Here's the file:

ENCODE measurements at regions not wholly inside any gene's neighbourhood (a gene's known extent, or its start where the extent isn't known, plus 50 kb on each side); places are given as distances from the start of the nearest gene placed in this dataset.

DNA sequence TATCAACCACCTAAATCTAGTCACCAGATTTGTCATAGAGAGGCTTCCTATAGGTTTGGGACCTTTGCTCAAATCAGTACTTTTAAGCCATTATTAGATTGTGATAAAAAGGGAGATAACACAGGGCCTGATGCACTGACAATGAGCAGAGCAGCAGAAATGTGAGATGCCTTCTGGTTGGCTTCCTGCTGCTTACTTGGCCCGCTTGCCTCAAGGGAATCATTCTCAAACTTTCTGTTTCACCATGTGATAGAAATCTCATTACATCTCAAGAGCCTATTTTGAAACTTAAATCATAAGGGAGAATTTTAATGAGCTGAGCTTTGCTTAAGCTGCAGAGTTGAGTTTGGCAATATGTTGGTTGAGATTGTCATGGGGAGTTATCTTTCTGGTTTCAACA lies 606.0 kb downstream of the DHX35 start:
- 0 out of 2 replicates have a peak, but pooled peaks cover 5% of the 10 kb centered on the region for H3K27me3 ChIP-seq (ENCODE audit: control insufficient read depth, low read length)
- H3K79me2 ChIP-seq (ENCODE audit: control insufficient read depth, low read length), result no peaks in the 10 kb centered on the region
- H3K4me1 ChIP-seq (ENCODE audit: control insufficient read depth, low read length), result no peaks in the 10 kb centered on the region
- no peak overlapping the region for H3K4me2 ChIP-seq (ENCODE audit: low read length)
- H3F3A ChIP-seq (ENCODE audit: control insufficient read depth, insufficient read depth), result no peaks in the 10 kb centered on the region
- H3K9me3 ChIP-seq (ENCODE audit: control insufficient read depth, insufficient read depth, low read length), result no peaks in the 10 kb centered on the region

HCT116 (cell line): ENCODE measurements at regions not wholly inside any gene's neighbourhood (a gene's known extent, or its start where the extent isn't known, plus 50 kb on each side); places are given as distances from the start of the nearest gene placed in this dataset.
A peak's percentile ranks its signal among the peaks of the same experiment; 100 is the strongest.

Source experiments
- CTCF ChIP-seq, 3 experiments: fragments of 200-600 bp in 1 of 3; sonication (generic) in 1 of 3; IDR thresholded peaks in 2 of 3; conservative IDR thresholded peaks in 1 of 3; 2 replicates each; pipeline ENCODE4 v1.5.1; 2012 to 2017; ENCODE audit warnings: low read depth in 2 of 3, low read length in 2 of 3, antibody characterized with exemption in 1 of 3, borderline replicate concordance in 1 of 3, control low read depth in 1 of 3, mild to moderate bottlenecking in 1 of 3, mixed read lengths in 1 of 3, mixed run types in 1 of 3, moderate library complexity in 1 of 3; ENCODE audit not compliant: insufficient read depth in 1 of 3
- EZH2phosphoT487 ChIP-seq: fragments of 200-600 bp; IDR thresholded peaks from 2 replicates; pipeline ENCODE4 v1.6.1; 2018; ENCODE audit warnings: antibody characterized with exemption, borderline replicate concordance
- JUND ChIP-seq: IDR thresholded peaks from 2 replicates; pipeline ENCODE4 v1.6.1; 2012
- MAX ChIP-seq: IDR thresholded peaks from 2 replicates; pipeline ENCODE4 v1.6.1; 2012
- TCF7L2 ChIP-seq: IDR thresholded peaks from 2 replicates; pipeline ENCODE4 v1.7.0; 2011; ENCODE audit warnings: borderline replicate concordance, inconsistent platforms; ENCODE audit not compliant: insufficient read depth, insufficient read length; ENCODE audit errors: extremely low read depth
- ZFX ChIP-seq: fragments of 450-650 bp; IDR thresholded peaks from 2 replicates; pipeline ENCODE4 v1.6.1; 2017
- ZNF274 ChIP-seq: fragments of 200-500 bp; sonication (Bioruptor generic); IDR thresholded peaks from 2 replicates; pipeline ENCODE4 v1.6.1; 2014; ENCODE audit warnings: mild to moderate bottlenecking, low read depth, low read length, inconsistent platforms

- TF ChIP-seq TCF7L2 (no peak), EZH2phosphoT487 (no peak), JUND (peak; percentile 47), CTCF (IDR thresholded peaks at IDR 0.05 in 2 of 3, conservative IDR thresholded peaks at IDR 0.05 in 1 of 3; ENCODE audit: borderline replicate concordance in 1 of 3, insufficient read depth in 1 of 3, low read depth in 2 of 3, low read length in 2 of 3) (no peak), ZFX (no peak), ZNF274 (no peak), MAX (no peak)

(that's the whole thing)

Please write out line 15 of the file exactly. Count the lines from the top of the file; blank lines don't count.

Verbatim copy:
- MAX ChIP-seq: IDR thresholded peaks from 2 replicates; pipeline ENCODE4 v1.6.1; 2012